Two Guys Arguing

tour de mario – jumping

Posted in ai, challenge, java, mario by youngnh on 08.10.09

My co-blogger Ben and I are working on an entry for the Mario AI Competition 2009. The idea is to develop a Java program that simulates button presses to guide Mario through randomly generated levels of increasing difficulty. The competition is aimed at exploring Artificial Intelligence methods in gaming, but before Ben and I can even get to that, I think a short tour of the code we will be working with is in order.

Jumping is key in Mario. Maybe more precisely, landing is key. Controlling where you land will stomp an enemy or clear a gap. Jumping is easy, landing is hard.

Since this is so integral, let’s take a look at the code that makes Mario tick.

The class ch.idsia.mario.engine.sprites.Mario controls Mario’s behavior.

The tick() method of Mario’s superclass, Sprite is called once for every frame of the game, 24/sec. tick() is pretty simple, it just calls move(), which Mario happens to implement.

The move() method has a lot of code in it — 224 lines — but at it’s core, it just sets the xa and ya variables — x-acceleration and y-acceleration — and then uses them to increment Mario’s current x and y position variables.

move() starts on line 156, but doesn’t start doing anything we’re interested in until line 211:

        float sideWaysSpeed = keys[KEY_SPEED] ? 1.2f : 0.6f;

Mario moves horizontally at a rate 0.6 per frame at normal speed and 1.2 when the SPEED key is pressed.

The jumping code starts on line 234. I’ve left out the conditions we don’t care about:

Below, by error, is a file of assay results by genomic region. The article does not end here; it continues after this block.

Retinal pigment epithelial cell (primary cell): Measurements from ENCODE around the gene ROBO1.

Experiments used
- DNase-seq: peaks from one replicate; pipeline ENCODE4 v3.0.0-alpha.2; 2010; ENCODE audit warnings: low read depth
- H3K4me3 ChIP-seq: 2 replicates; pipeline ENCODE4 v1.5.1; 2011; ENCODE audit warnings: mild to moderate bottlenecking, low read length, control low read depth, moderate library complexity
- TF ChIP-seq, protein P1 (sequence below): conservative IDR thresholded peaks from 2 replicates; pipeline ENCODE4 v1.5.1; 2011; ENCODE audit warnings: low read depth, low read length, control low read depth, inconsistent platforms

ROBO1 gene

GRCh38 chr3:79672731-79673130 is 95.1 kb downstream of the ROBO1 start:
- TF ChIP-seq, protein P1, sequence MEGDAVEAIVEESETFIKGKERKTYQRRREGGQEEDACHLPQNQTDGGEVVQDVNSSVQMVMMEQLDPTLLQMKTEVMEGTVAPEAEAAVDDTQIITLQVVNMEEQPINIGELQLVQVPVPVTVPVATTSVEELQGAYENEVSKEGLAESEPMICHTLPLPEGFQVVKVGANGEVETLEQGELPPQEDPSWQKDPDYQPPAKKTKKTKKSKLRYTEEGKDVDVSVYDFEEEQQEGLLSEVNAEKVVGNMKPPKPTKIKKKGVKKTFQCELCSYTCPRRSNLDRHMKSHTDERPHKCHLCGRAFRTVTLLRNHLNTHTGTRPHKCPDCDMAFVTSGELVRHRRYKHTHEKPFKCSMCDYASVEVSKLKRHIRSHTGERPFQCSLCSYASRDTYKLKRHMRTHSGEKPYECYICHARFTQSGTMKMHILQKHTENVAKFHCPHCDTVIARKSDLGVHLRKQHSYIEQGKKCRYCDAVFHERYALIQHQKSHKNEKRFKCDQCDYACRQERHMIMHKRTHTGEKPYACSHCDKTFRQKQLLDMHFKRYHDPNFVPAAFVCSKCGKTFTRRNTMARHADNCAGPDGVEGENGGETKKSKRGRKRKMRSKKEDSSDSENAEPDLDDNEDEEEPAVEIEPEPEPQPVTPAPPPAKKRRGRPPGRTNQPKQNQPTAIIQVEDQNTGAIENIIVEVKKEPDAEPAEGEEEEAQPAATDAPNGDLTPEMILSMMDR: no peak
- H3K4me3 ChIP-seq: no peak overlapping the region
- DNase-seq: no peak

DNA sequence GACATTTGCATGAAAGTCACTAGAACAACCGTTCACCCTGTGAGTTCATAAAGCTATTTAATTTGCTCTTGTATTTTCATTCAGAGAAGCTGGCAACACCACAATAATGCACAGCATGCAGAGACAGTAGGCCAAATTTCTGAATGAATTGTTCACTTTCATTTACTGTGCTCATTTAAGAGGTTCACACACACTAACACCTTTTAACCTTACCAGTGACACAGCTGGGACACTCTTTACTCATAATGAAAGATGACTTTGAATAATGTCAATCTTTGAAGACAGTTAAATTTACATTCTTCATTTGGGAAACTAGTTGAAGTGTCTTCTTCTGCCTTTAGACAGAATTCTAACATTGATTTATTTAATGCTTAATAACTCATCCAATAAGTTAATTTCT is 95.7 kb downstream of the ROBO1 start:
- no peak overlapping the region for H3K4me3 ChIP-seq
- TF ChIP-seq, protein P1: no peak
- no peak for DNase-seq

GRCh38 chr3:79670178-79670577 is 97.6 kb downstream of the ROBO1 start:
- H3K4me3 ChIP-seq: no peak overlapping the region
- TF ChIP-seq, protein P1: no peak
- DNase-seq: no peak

if(keys[KEY_JUMP] || ...) {
    ...
    if(onGround && mayJump) {
        xJumpSpeed = 0;
        yJumpSpeed = -1.9f;
        jumpTime = 7;
        ya = jumpTime * yJumpSpeed;
        onGround = false;
        sliding = false;
    }
    ...
    else if(jumpTime > 0) {
        xa += xJumpSpeed;
        ya = jumpTime * yJumpSpeed;
        jumpTime--;
    }
}

This is the heart of the jump. jumpTime is a frame counter variable, and a jump lasts 7 frames. I’m not positive, but I think that the y-origin is in the upper right of the screen, hence the negative yJumpSpeed. After 7 frames, jumpTime is reset to 0.

There are extra bits of code that limit Mario’s maximum acceleration to 8, cut Mario’s xa and ya to 85% of their value and every frame that Mario isn’t on the ground his y-acceleration is is decreased by 3.

        ya *= 0.85f;        
        if (!onGround) {
            ya += 3;
        }

But it’s enough to figure out where you’re going to land.

Update
I made a couple of mistakes, which are crossed out above, and besides the mention of sideWaysSpeed I didn’t mention anything about horizontal speeds. As you can see above, when you are in the air xJumpSpeed starts out as 0 and you don’t gain any acceleration from it for the duration of your jump. The code that sets your horizontal acceleration regardless of whether you are on the ground or not is at line 288:

        if (keys[KEY_RIGHT] && !ducking) {
            if (facing == -1) sliding = false;
            xa += sideWaysSpeed;
            if (jumpTime >= 0) facing = 1;
        }

which merely sets your acceleration depending on what direction you are pressing.

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